Positive changes and challenges ahead for charities

If you run a charity or amateur sports club then check out our guide to the changes to Gift Aid.

March is always a busy time as most charities come to the end of their financial year and begin the new one.  But, this year will be particularly busy for the charities sector as HM Revenue & Customs introduce some significant changes to legislation including changes to the Gift Aid scheme and the introduction of Real Time Information (RTI).

What is Gift Aid?Charity accounts

Put simply, Gift Aid allows charities and CASCs to claim back the tax the donor has already paid on their donation.  It can be a valuable source of income as it adds 25% to the donation value.  In 2011-12 alone, Gift Aid claims totalled over £1bn.

Small Donations Scheme

The new Gift Aid Small Donations Scheme will benefit a wide range of organisations, enabling charities and CASCs to claim Gift Aid on small donations of £20 or less without collecting Gift Aid declarations.  More information is due soon on how this will work, so keep an eye on the HMRC website for details.

Quicker and easier process

To speed up their current processes HMRC are introducing a new online claims system, aiming to pay online claims within 15 working days, compared to 30 working days for paper claims.

Charities will also be able to combine small individual donations rather than reporting them all separately.  This will make it easier to make claims for activities like sponsored events, where many individuals have donated small amounts.

PAYE Real Time Information

April also sees the introduction of ‘Real Time Information’ (RTI).  Charitable organisations operating their own manual systems with staff employed for just a few hours a month may see an increased workload.  People who employ carers or domestic support are also affected and may need extra support with providing the information needed.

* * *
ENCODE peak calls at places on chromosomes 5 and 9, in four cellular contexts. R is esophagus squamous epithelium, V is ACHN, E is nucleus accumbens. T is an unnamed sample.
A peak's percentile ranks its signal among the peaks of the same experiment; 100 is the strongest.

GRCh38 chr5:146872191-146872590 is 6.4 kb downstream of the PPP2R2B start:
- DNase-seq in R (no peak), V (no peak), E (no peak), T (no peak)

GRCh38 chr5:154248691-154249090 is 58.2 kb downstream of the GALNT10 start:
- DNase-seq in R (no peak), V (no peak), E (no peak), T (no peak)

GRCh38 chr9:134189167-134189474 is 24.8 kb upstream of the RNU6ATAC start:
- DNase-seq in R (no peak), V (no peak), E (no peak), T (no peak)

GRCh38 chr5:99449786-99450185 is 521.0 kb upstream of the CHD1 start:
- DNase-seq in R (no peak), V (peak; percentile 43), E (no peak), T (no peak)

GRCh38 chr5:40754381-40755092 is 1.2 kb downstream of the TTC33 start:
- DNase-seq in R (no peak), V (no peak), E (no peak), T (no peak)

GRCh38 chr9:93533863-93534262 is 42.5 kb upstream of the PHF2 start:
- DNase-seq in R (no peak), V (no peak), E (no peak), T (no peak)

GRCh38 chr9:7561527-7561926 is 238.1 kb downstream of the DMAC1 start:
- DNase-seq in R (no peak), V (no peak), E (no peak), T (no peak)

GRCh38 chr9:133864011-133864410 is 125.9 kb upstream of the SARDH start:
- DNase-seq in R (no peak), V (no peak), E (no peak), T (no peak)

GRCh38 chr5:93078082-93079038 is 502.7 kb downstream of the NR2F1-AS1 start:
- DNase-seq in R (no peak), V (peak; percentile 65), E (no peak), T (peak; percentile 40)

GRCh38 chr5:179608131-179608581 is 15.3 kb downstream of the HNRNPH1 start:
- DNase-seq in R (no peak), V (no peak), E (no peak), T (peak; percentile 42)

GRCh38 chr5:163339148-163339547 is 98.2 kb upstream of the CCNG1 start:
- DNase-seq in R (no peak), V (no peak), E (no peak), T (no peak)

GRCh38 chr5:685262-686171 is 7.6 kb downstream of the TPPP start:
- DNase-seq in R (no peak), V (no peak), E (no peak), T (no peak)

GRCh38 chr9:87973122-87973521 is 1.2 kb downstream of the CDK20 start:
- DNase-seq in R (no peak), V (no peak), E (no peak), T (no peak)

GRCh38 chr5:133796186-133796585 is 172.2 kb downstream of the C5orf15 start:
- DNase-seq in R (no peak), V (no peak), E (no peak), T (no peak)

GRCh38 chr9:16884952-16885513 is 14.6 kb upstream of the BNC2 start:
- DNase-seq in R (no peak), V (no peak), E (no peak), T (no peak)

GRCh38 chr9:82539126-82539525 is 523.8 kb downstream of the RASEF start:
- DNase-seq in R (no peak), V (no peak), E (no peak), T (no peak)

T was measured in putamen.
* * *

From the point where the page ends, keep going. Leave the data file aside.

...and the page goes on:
Busy New Year

As well as dealing with implementing these changes, most charities will also be setting budgets for 2013-14 – not an easy task when funding is scarce.

Charities will do well to see if savings can be made by changing suppliers, check if they can get a better rate on any deposited funds, and ensure costs are being correctly allocated to projects.

The increasing use of contracts also means many organisations are now paid in arrears, making cashflow management an essential, including chasing your debtors and making sure you’re not paying bills before they’re due.

None of these steps will compensate for losing a major funder or contract, but they can make a big difference to the bottom line.

To find out more about how Sage can help you with Gift Aid, take a look at Sage 50 accountsit has several features designed especially for charities.

Margaret Wightman is the founder of Margaret Wightman Associates, which specialises in providing financial and management services to charities and social enterprises.  She also acts as financial management advisor to Voluntary Organisations’ Network NE www.vonne.org.uk (VONNE), which is the regional infrastructure body for the voluntary and community sector in the NE region.

Margaret Wightman, founder of Margaret Wightman Associates